Bernal asked local voters to keep VIA.

“Although this vote is framed as one that concerns money and resources – eliminating bus service in favor of directing those funds to streets and drainage – it is really about something else: people.”

Howell said this week he generally supports public transportation, and disagrees with suggestions that the city may need to raise property taxes to bolster revenues if VIA remains. He added that with more businesses and companies setting up shop inside Castle Hills, such as the new corporate buildings for Pape-Dawson Engineers and Bank of San Antonio, revenues and more economic development opportunities will follow.

“I am not going to turn my back on transportation and economic development, or our residents, senior citizens, students and workers who use VIA,” Howell said.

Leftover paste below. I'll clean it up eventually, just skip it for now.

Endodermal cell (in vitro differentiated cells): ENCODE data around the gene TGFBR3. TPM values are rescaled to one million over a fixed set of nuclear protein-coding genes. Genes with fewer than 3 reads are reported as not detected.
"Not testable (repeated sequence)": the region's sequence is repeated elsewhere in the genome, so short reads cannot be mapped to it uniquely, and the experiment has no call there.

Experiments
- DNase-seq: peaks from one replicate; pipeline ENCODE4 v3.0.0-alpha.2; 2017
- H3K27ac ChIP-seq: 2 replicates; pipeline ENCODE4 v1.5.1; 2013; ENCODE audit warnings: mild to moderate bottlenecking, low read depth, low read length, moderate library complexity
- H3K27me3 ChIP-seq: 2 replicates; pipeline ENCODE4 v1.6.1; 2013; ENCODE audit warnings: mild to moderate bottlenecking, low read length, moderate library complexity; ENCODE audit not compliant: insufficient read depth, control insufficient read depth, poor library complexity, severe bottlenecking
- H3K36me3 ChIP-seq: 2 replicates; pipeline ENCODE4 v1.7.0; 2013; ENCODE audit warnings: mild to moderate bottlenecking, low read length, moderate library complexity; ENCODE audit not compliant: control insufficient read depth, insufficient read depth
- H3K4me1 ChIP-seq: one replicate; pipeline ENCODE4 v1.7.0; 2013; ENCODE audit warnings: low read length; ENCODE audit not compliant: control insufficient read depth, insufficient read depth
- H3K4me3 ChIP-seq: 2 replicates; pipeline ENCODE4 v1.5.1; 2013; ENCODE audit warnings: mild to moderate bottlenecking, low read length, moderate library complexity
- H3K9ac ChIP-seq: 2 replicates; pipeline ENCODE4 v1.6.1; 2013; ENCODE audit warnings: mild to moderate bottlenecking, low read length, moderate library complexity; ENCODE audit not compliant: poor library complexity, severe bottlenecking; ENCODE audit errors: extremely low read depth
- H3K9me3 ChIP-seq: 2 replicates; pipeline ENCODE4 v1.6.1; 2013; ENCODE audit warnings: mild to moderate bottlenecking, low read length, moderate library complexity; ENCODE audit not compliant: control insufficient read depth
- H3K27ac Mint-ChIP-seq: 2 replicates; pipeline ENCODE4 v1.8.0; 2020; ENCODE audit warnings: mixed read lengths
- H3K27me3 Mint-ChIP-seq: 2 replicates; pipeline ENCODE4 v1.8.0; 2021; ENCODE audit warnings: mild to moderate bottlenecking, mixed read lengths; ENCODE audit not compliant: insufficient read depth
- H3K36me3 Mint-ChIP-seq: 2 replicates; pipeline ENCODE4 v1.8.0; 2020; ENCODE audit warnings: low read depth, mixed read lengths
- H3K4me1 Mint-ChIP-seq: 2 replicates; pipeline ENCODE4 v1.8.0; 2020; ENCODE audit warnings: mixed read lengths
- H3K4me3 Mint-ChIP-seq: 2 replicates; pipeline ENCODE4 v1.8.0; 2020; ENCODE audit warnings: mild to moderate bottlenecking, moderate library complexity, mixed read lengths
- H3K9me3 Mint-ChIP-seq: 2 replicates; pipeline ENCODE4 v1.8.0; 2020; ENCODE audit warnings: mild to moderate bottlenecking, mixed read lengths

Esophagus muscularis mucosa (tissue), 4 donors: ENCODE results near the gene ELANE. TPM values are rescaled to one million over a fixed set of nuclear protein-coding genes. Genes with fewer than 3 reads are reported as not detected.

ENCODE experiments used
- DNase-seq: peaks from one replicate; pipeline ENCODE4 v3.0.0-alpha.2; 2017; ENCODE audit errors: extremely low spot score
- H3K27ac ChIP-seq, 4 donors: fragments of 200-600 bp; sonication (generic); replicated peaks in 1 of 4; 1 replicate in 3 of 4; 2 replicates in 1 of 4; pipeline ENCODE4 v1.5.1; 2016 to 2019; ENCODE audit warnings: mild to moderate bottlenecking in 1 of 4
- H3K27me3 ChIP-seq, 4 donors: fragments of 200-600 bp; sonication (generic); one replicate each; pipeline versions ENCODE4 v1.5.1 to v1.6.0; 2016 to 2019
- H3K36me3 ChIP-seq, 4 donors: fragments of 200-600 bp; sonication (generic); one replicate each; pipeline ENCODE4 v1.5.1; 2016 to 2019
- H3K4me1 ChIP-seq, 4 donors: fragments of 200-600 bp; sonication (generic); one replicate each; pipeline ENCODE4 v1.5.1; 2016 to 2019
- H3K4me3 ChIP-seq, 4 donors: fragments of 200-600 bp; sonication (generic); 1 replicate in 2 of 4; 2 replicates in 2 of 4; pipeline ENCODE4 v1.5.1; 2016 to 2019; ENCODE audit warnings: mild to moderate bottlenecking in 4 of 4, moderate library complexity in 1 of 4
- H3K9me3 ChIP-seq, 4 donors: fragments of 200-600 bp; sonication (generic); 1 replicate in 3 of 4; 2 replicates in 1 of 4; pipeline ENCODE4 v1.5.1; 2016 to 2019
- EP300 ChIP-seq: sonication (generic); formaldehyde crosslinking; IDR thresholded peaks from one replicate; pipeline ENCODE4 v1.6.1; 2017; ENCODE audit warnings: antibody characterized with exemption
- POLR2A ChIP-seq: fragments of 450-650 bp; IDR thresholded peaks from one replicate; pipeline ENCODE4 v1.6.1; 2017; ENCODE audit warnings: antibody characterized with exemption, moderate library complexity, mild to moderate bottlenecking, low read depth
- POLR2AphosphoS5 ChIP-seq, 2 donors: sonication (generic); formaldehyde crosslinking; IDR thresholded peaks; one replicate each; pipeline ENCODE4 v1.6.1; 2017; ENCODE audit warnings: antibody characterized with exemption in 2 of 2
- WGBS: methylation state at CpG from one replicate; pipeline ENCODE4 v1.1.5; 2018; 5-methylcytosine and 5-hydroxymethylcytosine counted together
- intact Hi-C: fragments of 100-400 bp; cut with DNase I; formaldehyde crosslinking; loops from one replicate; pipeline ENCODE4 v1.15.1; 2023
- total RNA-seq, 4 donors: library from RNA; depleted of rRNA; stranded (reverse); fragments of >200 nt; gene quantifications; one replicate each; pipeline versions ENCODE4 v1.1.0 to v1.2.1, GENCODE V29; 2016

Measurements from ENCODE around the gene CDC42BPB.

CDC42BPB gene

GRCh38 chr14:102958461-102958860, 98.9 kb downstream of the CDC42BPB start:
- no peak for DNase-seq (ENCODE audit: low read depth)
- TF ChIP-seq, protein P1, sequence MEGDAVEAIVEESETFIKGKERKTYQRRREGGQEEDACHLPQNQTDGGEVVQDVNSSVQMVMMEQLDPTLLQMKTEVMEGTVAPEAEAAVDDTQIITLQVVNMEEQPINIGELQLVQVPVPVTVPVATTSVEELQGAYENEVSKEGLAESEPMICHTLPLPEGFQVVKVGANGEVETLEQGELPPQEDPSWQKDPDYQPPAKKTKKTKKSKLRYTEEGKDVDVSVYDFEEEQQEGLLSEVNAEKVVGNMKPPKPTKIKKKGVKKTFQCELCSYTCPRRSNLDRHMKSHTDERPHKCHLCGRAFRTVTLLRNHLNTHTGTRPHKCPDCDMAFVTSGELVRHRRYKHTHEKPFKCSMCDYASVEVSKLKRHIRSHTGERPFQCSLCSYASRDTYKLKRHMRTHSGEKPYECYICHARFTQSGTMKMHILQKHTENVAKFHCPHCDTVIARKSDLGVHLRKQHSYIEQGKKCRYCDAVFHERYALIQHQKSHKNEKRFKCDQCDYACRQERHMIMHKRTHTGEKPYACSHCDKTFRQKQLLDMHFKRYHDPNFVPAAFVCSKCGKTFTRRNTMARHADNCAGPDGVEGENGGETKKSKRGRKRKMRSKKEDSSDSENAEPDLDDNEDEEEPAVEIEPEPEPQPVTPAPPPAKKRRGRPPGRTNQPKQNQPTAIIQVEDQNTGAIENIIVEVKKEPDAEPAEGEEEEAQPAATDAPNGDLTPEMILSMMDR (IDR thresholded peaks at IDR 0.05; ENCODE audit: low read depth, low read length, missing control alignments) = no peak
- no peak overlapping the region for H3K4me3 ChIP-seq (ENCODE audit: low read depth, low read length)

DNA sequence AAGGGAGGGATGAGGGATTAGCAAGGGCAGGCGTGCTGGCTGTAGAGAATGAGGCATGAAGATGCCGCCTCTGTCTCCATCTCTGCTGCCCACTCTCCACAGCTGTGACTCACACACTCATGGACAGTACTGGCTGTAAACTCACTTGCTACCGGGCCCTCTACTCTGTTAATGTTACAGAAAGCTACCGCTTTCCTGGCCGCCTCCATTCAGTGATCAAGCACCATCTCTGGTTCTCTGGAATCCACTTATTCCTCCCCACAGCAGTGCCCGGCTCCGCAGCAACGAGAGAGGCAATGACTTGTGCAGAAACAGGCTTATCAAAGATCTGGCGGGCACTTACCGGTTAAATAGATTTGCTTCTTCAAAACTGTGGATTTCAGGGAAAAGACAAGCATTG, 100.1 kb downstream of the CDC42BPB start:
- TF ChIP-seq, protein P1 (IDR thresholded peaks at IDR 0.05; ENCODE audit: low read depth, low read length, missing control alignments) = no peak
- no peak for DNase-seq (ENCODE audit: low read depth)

VIA President and Jeff Arndt said as his agency serves 13 total cities and more than 1,200 square miles, VIA enjoys a strong working relationship with Castle Hills in which residents and visitors get solid services and a good value.

“We respect the right of their citizens to have a say in continuing to partner with VIA, and we look forward to continuing to provide bus, paratransit and van pool services to Castle Hills should their voters elect to remain in the VIA service area,” Arndt said.

Aside from the VIA proposals, Castle Hills voters will elect either Margo Pena or J.R. Trevino to the Place 1 council seat. Incumbent Lesley Wenger did not file for another term. Former Mayor Bruce Smiley-Kaliff is challenging incumbent Douglas Gregory for the Place 5 council post. Council Place 4 incumbent Frank Paul is running unopposed.

Alamo Colleges Trustees